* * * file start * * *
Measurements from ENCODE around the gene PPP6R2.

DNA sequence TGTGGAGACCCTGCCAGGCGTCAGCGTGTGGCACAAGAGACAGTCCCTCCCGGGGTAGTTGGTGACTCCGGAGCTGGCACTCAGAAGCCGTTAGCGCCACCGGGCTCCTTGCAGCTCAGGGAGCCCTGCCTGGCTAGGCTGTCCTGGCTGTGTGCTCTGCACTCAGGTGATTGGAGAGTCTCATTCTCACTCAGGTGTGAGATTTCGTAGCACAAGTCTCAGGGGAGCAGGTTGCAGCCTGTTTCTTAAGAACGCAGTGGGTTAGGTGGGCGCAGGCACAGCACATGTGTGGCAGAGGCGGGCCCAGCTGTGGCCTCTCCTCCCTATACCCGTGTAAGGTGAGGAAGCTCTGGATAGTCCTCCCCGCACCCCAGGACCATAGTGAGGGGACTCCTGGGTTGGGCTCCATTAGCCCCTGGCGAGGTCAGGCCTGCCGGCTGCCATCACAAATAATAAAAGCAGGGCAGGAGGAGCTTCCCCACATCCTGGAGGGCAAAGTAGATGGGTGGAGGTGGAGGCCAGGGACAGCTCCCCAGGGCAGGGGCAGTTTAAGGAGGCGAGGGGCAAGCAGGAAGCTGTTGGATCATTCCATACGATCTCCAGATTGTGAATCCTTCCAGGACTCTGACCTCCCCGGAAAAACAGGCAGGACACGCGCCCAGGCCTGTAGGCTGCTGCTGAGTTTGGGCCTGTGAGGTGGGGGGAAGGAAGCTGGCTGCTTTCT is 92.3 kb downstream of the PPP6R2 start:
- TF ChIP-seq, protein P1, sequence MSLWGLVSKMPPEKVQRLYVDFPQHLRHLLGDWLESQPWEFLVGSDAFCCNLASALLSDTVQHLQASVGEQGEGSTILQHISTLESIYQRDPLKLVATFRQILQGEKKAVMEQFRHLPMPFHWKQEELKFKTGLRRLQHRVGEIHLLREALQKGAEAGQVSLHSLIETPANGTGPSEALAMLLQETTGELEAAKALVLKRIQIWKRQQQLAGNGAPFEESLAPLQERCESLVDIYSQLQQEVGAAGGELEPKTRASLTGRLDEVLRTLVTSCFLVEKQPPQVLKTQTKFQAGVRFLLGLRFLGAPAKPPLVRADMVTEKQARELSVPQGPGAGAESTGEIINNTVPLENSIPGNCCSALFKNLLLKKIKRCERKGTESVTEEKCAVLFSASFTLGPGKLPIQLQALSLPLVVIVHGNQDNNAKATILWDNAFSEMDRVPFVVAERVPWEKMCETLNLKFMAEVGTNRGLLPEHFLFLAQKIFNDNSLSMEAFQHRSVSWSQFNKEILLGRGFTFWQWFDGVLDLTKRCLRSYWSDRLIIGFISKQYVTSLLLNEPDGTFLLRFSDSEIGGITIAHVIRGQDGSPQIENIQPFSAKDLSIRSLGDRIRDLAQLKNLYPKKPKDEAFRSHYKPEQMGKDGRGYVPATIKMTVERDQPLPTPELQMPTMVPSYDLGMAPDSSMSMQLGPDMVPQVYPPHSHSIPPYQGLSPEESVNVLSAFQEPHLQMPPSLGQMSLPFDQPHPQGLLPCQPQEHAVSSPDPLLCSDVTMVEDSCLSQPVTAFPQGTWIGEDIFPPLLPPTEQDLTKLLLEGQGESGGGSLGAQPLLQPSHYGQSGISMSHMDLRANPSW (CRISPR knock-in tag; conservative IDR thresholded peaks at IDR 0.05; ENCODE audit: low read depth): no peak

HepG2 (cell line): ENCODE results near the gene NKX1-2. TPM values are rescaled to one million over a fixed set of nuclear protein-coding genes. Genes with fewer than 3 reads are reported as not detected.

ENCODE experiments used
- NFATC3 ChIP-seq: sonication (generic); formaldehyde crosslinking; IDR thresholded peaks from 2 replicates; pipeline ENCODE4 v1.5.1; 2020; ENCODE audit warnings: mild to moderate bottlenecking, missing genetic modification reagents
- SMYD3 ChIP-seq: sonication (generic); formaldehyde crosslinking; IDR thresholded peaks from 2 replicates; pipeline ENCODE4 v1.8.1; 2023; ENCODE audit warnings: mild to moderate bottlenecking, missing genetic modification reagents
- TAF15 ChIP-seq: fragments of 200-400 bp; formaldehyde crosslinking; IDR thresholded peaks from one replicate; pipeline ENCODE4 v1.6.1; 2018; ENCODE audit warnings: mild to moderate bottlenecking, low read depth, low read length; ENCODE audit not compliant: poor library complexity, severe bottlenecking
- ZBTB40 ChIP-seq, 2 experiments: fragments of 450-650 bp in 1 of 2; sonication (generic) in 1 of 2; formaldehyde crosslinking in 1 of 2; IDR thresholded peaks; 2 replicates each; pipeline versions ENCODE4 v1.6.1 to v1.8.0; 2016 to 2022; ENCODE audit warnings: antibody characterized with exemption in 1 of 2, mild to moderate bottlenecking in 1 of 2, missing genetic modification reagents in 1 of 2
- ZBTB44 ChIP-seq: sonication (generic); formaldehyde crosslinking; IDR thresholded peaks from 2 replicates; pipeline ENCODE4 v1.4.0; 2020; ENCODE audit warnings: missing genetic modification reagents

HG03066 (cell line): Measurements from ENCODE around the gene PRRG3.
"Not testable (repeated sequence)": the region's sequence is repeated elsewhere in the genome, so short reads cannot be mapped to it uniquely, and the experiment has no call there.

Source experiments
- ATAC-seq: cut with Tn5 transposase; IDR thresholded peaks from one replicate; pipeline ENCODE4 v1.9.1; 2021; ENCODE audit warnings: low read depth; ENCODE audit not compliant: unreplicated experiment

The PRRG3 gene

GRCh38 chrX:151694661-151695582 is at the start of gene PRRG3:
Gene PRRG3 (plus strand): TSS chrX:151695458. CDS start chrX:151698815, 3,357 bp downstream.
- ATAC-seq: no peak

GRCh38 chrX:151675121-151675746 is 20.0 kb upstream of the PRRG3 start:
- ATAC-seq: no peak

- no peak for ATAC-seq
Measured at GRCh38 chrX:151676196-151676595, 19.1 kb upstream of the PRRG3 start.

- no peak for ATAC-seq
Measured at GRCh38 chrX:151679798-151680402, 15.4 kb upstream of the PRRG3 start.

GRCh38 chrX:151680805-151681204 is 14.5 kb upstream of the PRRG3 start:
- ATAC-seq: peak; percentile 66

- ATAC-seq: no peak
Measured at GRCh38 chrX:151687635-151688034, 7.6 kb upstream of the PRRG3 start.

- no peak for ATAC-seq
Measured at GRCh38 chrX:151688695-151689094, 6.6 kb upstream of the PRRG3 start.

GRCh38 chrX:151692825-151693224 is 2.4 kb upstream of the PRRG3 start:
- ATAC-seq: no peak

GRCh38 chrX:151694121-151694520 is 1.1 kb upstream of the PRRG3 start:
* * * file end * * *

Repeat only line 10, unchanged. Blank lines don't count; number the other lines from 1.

- ZBTB44 ChIP-seq: sonication (generic); formaldehyde crosslinking; IDR thresholded peaks from 2 replicates; pipeline ENCODE4 v1.4.0; 2020; ENCODE audit warnings: missing genetic modification reagents